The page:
RNA extraction and RT-qPCR

RNAs were isolated using TRIzol reagent (Invitrogen) according to the manufacturer’s instructions and RNA quality was tested by UV spectrophotometry on a NanoDrop 1000 device (Thermo Fisher Scientific).

For microRNA analysis, 10 ng of total RNA was reverse-transcribed using Universal cDNA synthesis kit (Exiqon). qPCR reactions were prepared using SYBR Green master mix, Universal RT (Exiqon) and microRNA LNA PCR primers (Exiqon) according to the manufacturer’s manual. qPCR and data evaluation were performed using StepOnePlus apparatus and associated software (Applied Biosystem, ThermoFisher). Data were analyzed using ∆∆Ct method with U6 and 5S (control primers set from Exiqon ref. YP00203906 and YP00203907) as endogenous controls and ‘miR-CTL group’ as control condition.

For mRNA analysis, 1 μg of RNA was reverse-transcribed into cDNA using M-MLV-RT and analyzed using SYBR Green (Applied Biosystem, ThermoFisher) and a StepOnePlus apparatus and associated software (Applied Biosystem, ThermoFisher). Data were analyzed using ∆∆Ct method with Cyclophilin A as housekeeping and ‘miR-CTL group’ as control condition.

The primers sequences are displayed in Table 1.

Table 1

Sequences used for mRNA and microRNA qPCR analysis.

NameReverse primerForward primer
Human oligonucleotide sequences for qPCR analysis
 Cyclophilin ACAGTCTTGGCAGTGCAGATACACGCCATAATGGCACTGG
 MDH1AGGGCACAGTCTTGCAGTTCGCAGCTGGTCAAATTGCATA
 PCTGCCTGTCCACCAGGAACTCGCGACTCTGTGAAACTCGCTAA
 PDK4TGGCAAGCCGTAACCAAAACATGGATAATTCCCGGAATGCT
Rat oligonucleotide sequences for qPCR analysis
 Cyclophilin ACAGTCTTGGCAGTGCAGATACACGCCATAATGGCACTGG
LdhaGCGGTGATAATGACCAGCTTATGAGCTTGCCCTTGTTGAT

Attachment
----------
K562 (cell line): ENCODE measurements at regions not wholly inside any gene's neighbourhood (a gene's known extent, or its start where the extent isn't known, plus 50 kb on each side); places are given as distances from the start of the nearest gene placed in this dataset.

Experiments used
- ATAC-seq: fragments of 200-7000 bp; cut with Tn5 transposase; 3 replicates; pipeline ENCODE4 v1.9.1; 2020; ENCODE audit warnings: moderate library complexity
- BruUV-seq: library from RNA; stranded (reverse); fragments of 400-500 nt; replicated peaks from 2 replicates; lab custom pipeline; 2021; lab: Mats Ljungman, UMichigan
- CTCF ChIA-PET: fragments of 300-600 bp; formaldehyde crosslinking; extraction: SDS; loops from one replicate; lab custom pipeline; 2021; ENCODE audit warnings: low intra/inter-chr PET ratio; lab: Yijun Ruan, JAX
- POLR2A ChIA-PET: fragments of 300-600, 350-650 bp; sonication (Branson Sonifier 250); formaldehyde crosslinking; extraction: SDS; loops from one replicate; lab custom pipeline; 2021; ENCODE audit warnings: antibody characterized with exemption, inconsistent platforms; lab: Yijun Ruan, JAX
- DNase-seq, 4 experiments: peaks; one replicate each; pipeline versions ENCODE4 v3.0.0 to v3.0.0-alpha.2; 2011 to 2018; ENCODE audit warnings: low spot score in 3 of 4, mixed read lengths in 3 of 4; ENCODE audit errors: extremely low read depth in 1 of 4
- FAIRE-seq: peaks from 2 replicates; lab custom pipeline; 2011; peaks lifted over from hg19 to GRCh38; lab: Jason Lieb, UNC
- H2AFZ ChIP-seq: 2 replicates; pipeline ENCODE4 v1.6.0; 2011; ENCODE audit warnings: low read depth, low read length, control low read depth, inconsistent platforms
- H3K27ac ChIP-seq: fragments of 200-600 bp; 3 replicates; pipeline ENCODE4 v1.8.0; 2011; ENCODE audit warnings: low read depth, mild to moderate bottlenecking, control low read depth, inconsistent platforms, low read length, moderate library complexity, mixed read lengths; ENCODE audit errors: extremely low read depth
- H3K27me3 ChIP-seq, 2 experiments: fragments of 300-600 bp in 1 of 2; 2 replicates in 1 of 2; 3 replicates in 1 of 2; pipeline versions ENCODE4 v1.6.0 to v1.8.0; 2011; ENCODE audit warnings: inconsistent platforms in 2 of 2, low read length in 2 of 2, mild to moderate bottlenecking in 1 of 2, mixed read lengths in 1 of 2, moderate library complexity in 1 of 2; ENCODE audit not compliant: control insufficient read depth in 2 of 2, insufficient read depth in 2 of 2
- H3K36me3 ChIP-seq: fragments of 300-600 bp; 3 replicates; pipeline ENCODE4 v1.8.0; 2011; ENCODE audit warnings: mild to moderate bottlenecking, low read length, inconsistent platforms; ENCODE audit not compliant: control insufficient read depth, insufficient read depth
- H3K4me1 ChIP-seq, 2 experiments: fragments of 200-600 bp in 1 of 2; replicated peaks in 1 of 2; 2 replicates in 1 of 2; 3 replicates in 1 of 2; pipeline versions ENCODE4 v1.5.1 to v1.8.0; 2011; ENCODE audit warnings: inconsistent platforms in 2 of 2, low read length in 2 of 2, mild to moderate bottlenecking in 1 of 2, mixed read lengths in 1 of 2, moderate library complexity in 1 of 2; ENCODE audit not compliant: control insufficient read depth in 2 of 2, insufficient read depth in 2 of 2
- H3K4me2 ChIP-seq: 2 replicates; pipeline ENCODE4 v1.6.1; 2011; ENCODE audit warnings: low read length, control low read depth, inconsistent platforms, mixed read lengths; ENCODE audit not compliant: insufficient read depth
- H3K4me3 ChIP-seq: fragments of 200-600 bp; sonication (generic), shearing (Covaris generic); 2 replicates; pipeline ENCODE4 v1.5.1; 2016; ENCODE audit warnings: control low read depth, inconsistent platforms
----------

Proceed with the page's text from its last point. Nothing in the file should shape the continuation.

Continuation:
Mdh1TCACGTTGGCTTTCAGTAGGCTGATGGAGCTGCAAGACTG
Mpc1AGCTGAGCGACTTCGTTTGTAGATTATCAGTGGGCGGATG
Mpc2GATCCGAAACAGCTGAGAGGTGCTGGATTAGCTGACATGG
PcAGCCCCTTCCCAATACTCACCTCCCACTGCACATCCATAC
Pdk1CAGCTGTGTAAAACCGGGTAGGATCACCCCTTCTTTGTGA
Pdk2GGTCAGGAAGCAGGTTGATCTACATCGAGCACTTCAGCAAG
Pdk4TGGATTGGTTGGCCTGGATCGCCAGAATTAAAGCTCACAC
NameOligonucleotide sequence target
microRNA oligonucleotide sequences for qPCR analysis
 hsa-miR-375 and rno-miR-375-3p5′UUUGUUCGUUCGGCUCGCGUGA

Lactate determination

Lactate concentration was determined by ionic chromatography using a Dionex DX600 device equipped with an ion Pac AS11 column (ThermoFisher). Sequential anion elution including lactate was obtained at 1 mL/min by a KOH gradient generated by the EG40 eluent generator according to the manufacturer’s instructions.

Insulin secretion

All experiments were performed using Krebs-Ringer Bicarbonate-Hepes buffer (KRBH) containing 3 mmol/L glucose and 0.1% BSA (w/v). Dissociated islet cells were preincubated for 1 h at 37°C before incubation in fresh medium containing secretagogues. After 1 h, media and cell homogenates obtained by sonification were analyzed for insulin content using a rat insulin ELISA kit (Mercodia AB, Uppsala, Sweden). To eliminate variations due to differences in cell number, insulin secretion was expressed as the percentage of the cellular insulin content, which is referred to as fractional insulin release.

Glucose uptake

Islet cells were preincubated for 45 min at 37°C in 3 mmol/L glucose KRBH and then 10 min in KRBH containing 20 mmol/L glucose and 0.5 µCi of [3H] deoxyglucose (Amersham Pharmacia Biotech, Uppsala, Sweden). Glucose incorporation was stopped on ice and cells were lysed using NaOH 0.2 N and neutralized with HCl 0.2 N. Radioactivity was measured and the total protein amount recorded using BCA method. Results are expressed in cpm/mg protein/min.

Mitochondrial metabolism

For metabolic analysis, dissociated cells were seeded in a 24 multi-well plate (Seahorse, Agilent) and cultured/transfected as described earlier. The oxygen consumption rate (OCR) was determined using an XF24 Extracellular Flux Seahorse Analyzer (Agilent). Rotenone and antimycin-A (2 µmol/L each) were used to inhibit mitochondrial respiration and oligomycin A (1.2 µmol/L) to inhibit ATP synthase.

Statistical analysis